Friday, September 5, 2014

Academics at The Traveling School

History and Government of Southern Africa

"Who are your teachers?" I asked a second time, the first day of history class. "Everyone!" the class shouted. Students are practicing their interview and discussion skills, set out on tasks to find answers to their questions. "Who is the leader of Malawi? How did they come to power? What type of government exists here? Was Malawi ever colonized? If so, by what country, and for what purpose? What is the difference between a colony and a protectorate?" The history students, now able to say a few key phrases in Chichewa, collected information from the cooks, maids, and security guards, realizing that everyone around them is a fount of knowledge. Yesterday Bronia, one of the owners of our orientation site, and a young woman who wrote her dissertation on colonialism in the area, came to lunch. The students pelted our guests with questions about Malawi. Their curiosity is awesome.

In order to get on the same page about key political terms, students created haikus to differentiate between various economic systems and drawings to portray different forms of government.

It is my goal to inspire students of history to 'read the world', seeing the social layers and the human story behind each site they visit, each setting they drive by. We are looking forward to the end of orientation, setting off, meeting new people, learning about new places, continually digging deeper asking, "How?" and "Why?"

Mathematical Concepts

The first day of Mathematical Concepts began by searching each other's tags, a globalization activity which illustrates the interconnectedness of our current economic systems. "What country was your water bottle made in? Your watch? Your Eagle Creek? Your camp chair? How about your pants, sports bra, and hat?" Students created a list of countries to which they are connected by the chain of production and consumption. We have since created interview questions for a local tailor to begin to understand local economies, wrapped our minds around the exchange rate and Malawian Kwacha, watched videos about planned and perceived obsolescence, and begun to learn personal finance skills.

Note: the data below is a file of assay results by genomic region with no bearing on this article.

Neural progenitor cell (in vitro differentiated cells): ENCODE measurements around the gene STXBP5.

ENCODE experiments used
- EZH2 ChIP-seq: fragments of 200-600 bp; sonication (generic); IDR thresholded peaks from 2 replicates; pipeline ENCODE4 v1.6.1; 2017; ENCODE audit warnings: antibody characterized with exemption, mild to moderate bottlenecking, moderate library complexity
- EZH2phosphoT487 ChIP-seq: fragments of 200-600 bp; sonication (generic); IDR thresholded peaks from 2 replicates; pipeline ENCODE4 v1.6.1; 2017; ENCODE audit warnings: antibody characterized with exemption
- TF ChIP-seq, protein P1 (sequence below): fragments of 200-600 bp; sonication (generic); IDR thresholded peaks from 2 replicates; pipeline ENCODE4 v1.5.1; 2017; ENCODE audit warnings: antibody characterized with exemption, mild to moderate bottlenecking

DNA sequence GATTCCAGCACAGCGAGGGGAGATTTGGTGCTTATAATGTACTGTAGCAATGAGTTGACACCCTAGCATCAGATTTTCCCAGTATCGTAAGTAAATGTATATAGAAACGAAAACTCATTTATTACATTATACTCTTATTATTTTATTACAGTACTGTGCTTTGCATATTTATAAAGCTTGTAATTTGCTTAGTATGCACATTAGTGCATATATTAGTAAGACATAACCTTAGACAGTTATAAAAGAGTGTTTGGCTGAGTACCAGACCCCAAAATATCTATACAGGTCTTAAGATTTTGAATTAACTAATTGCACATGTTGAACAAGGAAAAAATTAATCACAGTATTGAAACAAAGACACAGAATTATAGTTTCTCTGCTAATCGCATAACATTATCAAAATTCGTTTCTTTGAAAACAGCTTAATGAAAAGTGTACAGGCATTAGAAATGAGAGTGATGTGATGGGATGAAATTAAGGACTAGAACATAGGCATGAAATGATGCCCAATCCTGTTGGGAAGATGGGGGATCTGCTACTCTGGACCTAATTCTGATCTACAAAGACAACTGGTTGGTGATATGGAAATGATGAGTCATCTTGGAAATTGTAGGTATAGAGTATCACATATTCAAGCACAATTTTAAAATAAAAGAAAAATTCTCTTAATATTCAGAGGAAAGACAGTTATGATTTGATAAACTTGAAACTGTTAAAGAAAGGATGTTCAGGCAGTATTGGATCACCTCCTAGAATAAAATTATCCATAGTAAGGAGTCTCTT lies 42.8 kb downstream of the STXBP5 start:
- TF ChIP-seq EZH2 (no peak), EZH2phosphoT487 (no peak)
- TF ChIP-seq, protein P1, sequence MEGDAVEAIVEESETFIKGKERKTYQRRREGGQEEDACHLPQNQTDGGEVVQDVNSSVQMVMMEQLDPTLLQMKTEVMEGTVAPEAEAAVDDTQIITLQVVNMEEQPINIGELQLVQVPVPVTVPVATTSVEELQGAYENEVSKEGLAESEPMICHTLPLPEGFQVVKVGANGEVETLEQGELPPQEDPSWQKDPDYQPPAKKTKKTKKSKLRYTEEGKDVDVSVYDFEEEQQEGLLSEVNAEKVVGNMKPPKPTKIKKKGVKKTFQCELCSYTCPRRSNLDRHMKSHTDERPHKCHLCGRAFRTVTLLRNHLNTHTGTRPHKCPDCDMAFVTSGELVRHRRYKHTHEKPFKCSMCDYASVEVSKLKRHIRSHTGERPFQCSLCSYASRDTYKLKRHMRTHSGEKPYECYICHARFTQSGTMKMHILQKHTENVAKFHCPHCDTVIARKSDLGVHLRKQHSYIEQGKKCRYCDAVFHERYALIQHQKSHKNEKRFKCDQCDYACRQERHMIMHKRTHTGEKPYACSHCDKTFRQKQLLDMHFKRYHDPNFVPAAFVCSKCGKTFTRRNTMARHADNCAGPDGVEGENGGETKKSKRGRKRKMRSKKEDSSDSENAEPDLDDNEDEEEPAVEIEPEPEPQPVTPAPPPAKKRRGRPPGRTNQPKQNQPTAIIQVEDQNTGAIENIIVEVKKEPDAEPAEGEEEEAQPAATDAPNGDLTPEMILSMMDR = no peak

The students are full of questions. Claudia brings unique knowledge of Venezuelan and Panamanian economic policies. Sydney L. and Maia articulate their critical thinking beautifully. They are all eager to observe patterns in the marketplace. So far we have driven by women selling maize on the side of the streets, one of the main crops of the country. MC students know that Malawi's primary export is tobacco, which is sold to China and the U.S. How else are the students economically connected to Malawi? We will continue to explore this broad question in the upcoming weeks while honing our financial literacy skills.

Sarah White (History & Math Concepts teacher; Literature & Composition & Global Studies co-teacher)

World Literature & Composition

In Literature, we have been exploring how stories can help us interpret both the world and our own personal experience. We have begun reading our first major novel, Zenzele by Nozipo Mairaire. Zenzele is a fictional story written as a series of letters from a Zimbabwean mother to her daughter, a student at Harvard. Through this text, we are discussing the implications of tradition, family, culture, and colonialism. Students will soon begin their own epistolary narrative, digging into a moment when their perspective of the world shifted. We are also exploring the art of creative writing, a realm in which most students have expressed particular interest. Each student recently wrote a poem about a particular age in her life, and each will bravely share their work with the group during our upcoming hikes on Mt. Mulanje.